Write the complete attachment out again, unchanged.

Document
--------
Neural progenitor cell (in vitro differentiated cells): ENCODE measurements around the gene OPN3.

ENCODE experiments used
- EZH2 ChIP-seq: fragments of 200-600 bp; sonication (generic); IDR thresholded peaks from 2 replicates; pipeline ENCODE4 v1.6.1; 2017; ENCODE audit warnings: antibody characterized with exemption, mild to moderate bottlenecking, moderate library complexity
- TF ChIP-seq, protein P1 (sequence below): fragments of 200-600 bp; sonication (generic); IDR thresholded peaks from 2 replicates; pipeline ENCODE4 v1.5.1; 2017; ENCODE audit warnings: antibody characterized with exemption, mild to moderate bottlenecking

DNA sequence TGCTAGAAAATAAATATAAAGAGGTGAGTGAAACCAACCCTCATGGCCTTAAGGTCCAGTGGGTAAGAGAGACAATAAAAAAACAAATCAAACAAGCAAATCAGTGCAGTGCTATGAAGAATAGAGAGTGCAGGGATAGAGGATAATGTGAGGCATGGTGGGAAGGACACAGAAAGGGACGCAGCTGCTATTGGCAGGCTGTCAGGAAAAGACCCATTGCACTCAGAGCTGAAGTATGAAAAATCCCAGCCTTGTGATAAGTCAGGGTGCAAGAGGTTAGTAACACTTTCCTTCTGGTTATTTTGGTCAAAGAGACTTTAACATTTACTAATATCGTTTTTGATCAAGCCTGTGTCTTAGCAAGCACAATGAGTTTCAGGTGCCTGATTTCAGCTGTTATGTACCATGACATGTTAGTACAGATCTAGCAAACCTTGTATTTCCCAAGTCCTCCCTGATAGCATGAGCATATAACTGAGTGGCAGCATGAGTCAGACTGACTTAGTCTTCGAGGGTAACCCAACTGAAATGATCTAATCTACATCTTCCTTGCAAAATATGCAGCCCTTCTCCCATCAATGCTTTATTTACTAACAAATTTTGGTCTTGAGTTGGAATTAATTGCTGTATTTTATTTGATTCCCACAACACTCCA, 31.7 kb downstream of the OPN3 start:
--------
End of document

Neural progenitor cell (in vitro differentiated cells): ENCODE measurements around the gene OPN3.

ENCODE experiments used
- EZH2 ChIP-seq: fragments of 200-600 bp; sonication (generic); IDR thresholded peaks from 2 replicates; pipeline ENCODE4 v1.6.1; 2017; ENCODE audit warnings: antibody characterized with exemption, mild to moderate bottlenecking, moderate library complexity
- TF ChIP-seq, protein P1 (sequence below): fragments of 200-600 bp; sonication (generic); IDR thresholded peaks from 2 replicates; pipeline ENCODE4 v1.5.1; 2017; ENCODE audit warnings: antibody characterized with exemption, mild to moderate bottlenecking

DNA sequence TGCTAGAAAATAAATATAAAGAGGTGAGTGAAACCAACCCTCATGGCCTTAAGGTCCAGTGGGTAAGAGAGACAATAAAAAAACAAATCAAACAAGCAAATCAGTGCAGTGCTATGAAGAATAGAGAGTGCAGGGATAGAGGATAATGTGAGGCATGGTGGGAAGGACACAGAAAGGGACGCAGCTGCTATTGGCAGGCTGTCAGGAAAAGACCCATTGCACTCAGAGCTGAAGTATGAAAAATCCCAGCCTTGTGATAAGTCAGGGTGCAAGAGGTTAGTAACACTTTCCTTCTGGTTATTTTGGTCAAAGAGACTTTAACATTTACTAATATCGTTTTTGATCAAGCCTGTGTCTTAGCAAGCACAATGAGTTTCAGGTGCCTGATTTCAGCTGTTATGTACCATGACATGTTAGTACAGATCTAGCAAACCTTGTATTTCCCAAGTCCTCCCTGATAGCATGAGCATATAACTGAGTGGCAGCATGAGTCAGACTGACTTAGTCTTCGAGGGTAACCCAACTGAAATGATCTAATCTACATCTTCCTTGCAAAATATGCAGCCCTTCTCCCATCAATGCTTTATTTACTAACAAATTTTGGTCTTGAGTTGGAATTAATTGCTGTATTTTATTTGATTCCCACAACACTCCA, 31.7 kb downstream of the OPN3 start: